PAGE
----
The town's not big enough for the both of them.
We just wrote about a French werewolf novel—The Werewolf of Paris by Guy Endore—and now we've come across Les loups de la violence by Michael Shiofy. Some sources claim this was written by Belgian author Guy de Wargny under a pseudonym, but it's actually a 1966 reprint of a 1965 Italian novel called La dama dei lupi, which was written by Harry Small, a pseudonym used by Mario Penzauti. Yes, it's always complicated with these European books. It was published in France by Éditions Bel Air and was part of its Les Adventures de Dracula line, a twelve book series that featured all kinds of monsters, but not Dracula, strangely. However a vampire did star in entry nine, Frank Graegorius's Le vampire de la pleine lune, so that counts, we guess. We haven't read this. If it's as good as The Werewolf of Paris we'd be shocked. But the cover is comparable, we think. It was painted by James Hodges, whose artistic virtues we've extolled before. To see him at his best we suggest you check here and here.
“This place is amazing. Nice bay windows, original wood floors—” Booooo.... get ooout! “Too bad we can't stay.”
French illustrator Roger Soubie has a long and impressive résumé. He painted more than 2,000 posters during a career spanning four decades, and produced iconic promos such as those for Lolita and The Unholy Wife. The above effort is for The Haunting, called in France La Maison du diable. Based on Shirley Jackson's classic novel The Haunting of Hill House, it's about an anthropologist who rents a creepy old mansion in order to determine whether it's haunted. Of course it is—and it proceeds to seriously flip out the anthropologist and the witnesses he's brought along to verify his findings.
Jackson wrote her chiller in 1959, and it's considered by many to be the greatest haunted house tale of all time. Director Robert Wise uses zooms and odd angles to jar the audience but follows the novel's plot closely, which was a good decision. Today his movie is likewise considered to be one of the finest in the horror genre. Horror has really improved with time, but The Haunting holds up nicely. If you haven't seen it, know going in it's fueled by atmosphere rather than events, but we think it's worth a gander. After its 1963 Stateside premiere it opened in France today in 1964.
There's nothing like the Aslan touch.
Here's something a bit different—a poster advertising an exhibition of work by the great French illustrator Aslan, also known as Alain Gourdon. It began today in 1977 in Paris at Art Concorde, a gallery of the era. There are probably still occasional exhibits of Aslan's work in France, but it's cheaper to see it on Pulp Intl. The better examples are here, here, here, and here, plus we wrote a little post when he died, which you can see here.
Mortal man finds himself at the whims of a goddess in 1954's Pushover.
We love this bold yellow poster for Du plomb pour l'inspecteur, which was originally made in the U.S. and known as Pushover. Most important item to note here is that this is Kim Novak's first credited role, when she was aged twenty-one and looked freshly delivered to Earth on a sunbeam. Fred MacMurray plays a cop assigned to get close to her in order to snare her gangster boyfriend. MacMurray is only mortal, unlike Novak, so he immediately falls in love with her and begins seeing her outside his official duties. Not long after that he's plotting to steal her man's cache of $210,000 in bank loot. That would be about two million dollars in today's money, which is no insignificant amount. Any man would compromise his principles for that, but he'd do so even more readily for a chance to nuzzle Novak. There are a lot of old movies out there that hinge on lust as a motivating factor, but in this one it really makes sense. Performance-wise Novak can't act well yet, but like MacMurray, you'll overlook her flaws. After opening in the U.S. in 1954 Pushover premiered in France today in 1955.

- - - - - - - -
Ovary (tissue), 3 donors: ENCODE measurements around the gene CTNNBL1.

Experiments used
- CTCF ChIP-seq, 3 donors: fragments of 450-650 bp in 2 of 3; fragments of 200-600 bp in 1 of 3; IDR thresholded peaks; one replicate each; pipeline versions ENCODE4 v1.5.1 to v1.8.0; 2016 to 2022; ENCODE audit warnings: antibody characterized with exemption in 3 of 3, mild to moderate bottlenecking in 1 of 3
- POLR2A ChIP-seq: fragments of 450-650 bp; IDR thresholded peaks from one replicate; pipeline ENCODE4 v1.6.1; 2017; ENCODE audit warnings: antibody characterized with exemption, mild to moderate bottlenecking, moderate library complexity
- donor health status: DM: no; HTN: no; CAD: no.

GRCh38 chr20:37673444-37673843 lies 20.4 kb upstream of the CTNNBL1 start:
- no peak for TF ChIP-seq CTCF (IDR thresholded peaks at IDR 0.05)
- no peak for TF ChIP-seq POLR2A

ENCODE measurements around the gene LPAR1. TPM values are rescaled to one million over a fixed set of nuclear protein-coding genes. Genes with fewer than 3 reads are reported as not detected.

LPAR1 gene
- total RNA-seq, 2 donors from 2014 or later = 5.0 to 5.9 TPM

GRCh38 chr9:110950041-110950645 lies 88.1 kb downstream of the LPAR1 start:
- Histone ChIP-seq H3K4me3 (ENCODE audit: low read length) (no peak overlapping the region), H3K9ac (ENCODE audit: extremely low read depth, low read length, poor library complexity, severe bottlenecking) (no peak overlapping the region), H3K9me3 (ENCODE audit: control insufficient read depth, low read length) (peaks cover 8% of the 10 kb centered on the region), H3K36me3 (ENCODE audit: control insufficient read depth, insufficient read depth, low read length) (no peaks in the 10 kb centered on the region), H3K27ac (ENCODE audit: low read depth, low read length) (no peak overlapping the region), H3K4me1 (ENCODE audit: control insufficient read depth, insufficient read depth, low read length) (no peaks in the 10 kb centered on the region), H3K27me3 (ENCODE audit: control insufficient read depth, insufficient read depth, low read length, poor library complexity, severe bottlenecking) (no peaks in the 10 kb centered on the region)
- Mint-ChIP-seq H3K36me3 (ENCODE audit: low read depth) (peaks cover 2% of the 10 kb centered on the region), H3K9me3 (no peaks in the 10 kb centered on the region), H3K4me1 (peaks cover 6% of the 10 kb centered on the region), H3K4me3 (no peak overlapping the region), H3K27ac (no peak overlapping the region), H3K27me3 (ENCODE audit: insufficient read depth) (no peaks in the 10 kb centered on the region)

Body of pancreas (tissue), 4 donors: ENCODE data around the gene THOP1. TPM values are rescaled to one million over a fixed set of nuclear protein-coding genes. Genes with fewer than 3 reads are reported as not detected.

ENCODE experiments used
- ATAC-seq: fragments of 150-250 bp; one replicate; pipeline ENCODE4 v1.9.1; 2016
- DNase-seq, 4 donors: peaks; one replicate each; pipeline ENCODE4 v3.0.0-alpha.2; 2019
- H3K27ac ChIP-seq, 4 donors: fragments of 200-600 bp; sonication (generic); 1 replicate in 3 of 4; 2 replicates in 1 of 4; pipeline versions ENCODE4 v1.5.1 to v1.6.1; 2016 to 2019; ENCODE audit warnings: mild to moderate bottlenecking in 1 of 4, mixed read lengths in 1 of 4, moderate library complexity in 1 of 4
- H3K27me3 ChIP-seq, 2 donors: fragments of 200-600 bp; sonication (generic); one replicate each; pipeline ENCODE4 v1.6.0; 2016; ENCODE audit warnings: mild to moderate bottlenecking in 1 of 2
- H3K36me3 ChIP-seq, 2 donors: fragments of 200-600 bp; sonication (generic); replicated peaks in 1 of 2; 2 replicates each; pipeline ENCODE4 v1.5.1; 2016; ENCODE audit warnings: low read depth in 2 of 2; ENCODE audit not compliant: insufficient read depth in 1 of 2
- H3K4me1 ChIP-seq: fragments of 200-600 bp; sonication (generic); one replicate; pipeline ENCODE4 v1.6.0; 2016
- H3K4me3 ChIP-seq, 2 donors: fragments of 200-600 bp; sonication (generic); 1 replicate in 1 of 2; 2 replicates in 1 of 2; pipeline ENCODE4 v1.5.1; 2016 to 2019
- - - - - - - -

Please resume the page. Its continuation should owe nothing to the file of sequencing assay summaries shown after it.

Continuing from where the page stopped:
This bikini is about as plein as they come.
The word “plein” means “full” in French, and indeed when looking at this cover the female figure's bikini is not only nicely full, but looks like it's strained to the point of breaking. Plein son bikini was written by Jean Normand, aka Raoul Lematte, Fernand Petit, Jacques Lienart, et al, and it appeared in 1954 from Éditions Roger Seban for its Pigall collection. Really, we're just interested in the art here, which is by the always adept Jef de Wulf. We have numerous entries on him, including this winner. Click his keywords below if you want to see more.
Bogart didn't deserve me anyway.
French actress Madeleine Lebeau made more than thirty films, including Federico Fellini's classic 8½, but we remember her most for her small part in Casablanca. You remember too. She's badly treated by Humphrey Bogart in the beginning of the film, but we see her later as she joins bar patrons drowning out Nazi soldiers who are singing “Die Wacht am Rhein” by singing an even louder rendition of the French national anthem “La Marseillaise.” She's the one in tears. It's an unforgettable image in an unforgettable movie and remains Lebeau's trademark screen moment. This photo is a promo from Casablanca made in 1942.
Around the world in sixty pages.
Exotic Adventures was a men's magazine put out by NYC based Gladiator Publications, Inc. It seems obvious the company had great ambitions, but it managed only six issues before folding. This one came in 1959 with cover art signed “Louis,” whose full identity is not given. In fact, only three people are listed as staff—editor George P. Wallace and two others—so the cover artist wasn't the only hard worker who got short shrift. The individual authors are given bylines, though, as are the men who narrated their "true" tales to biographers.